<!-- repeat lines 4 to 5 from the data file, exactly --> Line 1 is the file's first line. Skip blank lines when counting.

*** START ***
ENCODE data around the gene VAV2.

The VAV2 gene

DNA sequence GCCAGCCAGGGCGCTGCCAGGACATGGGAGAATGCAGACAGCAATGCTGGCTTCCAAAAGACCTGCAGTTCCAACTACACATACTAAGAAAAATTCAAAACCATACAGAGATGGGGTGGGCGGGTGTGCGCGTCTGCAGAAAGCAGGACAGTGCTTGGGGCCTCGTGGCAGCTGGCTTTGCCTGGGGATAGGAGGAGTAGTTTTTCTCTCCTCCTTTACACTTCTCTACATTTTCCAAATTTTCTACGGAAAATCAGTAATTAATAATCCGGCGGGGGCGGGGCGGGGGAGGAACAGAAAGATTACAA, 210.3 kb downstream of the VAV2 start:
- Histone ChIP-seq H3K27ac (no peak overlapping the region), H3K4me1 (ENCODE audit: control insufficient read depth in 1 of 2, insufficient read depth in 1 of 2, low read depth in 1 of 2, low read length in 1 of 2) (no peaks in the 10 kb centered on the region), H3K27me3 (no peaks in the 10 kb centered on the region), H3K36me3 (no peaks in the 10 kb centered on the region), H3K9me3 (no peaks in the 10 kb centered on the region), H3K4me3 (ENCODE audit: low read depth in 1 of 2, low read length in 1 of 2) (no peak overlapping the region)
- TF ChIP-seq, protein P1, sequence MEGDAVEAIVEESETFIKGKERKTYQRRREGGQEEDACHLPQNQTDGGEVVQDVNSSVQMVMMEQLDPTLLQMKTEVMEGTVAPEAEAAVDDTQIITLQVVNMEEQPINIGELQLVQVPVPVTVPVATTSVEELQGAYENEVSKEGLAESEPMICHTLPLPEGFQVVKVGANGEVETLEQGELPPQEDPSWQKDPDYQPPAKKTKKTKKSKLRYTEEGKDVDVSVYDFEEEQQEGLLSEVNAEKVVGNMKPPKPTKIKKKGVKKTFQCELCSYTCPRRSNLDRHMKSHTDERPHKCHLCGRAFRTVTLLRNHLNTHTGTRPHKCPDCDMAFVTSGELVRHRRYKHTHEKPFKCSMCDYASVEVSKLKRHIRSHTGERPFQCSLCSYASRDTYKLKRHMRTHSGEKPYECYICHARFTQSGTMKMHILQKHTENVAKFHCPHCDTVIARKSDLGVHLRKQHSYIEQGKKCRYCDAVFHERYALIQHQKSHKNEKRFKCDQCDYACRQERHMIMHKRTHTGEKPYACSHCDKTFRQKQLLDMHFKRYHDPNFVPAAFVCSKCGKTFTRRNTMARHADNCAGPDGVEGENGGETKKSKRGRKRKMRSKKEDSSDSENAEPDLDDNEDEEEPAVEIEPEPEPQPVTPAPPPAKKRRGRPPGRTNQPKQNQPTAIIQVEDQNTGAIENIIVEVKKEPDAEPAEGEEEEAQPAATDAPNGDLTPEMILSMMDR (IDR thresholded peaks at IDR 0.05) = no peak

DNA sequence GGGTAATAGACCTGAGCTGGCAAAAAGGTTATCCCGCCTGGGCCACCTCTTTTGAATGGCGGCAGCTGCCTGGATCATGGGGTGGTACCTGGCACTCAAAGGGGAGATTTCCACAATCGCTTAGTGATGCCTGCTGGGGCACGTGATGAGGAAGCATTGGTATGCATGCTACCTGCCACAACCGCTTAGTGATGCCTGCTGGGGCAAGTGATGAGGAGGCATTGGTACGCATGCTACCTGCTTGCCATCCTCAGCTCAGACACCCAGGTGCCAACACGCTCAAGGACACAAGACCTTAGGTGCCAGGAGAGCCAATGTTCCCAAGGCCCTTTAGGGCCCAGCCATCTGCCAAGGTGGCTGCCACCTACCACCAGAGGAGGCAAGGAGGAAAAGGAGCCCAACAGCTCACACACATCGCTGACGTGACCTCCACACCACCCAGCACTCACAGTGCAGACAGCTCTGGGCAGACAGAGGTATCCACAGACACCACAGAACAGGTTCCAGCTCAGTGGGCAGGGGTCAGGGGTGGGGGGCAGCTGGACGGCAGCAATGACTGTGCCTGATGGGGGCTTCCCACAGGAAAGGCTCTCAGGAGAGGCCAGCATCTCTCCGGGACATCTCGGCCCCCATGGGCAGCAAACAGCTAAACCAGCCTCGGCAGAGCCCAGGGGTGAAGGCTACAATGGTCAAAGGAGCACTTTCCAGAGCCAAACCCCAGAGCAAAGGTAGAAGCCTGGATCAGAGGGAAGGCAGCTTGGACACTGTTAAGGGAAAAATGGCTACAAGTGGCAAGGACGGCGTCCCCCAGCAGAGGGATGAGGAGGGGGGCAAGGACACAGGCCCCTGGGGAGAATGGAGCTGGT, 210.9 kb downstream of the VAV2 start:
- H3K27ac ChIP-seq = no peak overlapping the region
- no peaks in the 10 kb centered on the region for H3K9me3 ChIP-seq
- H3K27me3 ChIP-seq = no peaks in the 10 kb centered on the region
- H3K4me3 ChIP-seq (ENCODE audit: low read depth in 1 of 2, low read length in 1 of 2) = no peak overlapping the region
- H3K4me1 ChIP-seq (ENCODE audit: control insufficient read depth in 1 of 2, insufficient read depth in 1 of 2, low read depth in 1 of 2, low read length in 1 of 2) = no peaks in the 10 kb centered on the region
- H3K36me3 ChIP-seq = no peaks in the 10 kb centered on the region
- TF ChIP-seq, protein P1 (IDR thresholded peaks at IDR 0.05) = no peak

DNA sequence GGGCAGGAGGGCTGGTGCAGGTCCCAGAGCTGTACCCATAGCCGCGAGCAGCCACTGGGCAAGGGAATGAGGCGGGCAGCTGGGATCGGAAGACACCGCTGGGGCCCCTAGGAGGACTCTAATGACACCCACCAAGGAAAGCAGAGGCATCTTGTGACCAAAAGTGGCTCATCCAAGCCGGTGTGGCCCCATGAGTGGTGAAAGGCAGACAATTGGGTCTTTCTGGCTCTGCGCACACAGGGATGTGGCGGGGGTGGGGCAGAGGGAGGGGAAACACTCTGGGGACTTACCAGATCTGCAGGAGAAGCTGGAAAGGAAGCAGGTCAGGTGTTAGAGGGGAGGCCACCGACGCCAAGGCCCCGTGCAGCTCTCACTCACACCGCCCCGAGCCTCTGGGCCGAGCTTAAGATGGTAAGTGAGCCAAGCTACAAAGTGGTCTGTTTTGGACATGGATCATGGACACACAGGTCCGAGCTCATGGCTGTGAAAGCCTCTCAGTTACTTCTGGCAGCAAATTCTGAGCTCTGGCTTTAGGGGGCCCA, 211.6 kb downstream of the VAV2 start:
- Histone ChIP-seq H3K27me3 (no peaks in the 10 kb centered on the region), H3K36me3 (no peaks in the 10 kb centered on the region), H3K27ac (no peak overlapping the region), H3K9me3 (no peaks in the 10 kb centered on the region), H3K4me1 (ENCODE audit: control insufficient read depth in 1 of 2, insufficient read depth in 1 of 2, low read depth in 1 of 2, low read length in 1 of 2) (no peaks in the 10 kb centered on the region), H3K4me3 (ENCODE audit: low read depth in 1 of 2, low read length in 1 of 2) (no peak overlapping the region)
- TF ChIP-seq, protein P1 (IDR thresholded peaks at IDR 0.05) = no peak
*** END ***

- Histone ChIP-seq H3K27ac (no peak overlapping the region), H3K4me1 (ENCODE audit: control insufficient read depth in 1 of 2, insufficient read depth in 1 of 2, low read depth in 1 of 2, low read length in 1 of 2) (no peaks in the 10 kb centered on the region), H3K27me3 (no peaks in the 10 kb centered on the region), H3K36me3 (no peaks in the 10 kb centered on the region), H3K9me3 (no peaks in the 10 kb centered on the region), H3K4me3 (ENCODE audit: low read depth in 1 of 2, low read length in 1 of 2) (no peak overlapping the region)
- TF ChIP-seq, protein P1, sequence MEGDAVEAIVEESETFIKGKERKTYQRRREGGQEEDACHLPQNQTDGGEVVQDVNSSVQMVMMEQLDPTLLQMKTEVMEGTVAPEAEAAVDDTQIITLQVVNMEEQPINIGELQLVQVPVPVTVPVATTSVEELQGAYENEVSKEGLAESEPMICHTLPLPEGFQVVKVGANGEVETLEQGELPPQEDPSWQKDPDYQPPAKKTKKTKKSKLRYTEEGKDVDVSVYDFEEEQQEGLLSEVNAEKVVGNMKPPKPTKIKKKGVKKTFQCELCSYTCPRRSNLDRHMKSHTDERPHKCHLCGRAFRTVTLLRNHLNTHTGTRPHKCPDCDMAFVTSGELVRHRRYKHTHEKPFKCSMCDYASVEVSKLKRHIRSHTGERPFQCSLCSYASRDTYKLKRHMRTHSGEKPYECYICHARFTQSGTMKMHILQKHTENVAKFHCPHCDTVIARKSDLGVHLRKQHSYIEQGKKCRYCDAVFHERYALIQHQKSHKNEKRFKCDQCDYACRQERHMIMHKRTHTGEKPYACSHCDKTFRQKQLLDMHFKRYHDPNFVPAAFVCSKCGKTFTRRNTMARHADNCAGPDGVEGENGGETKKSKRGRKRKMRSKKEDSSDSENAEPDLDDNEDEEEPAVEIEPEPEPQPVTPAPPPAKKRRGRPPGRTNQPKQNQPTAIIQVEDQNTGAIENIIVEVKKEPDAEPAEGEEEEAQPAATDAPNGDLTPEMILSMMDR (IDR thresholded peaks at IDR 0.05) = no peak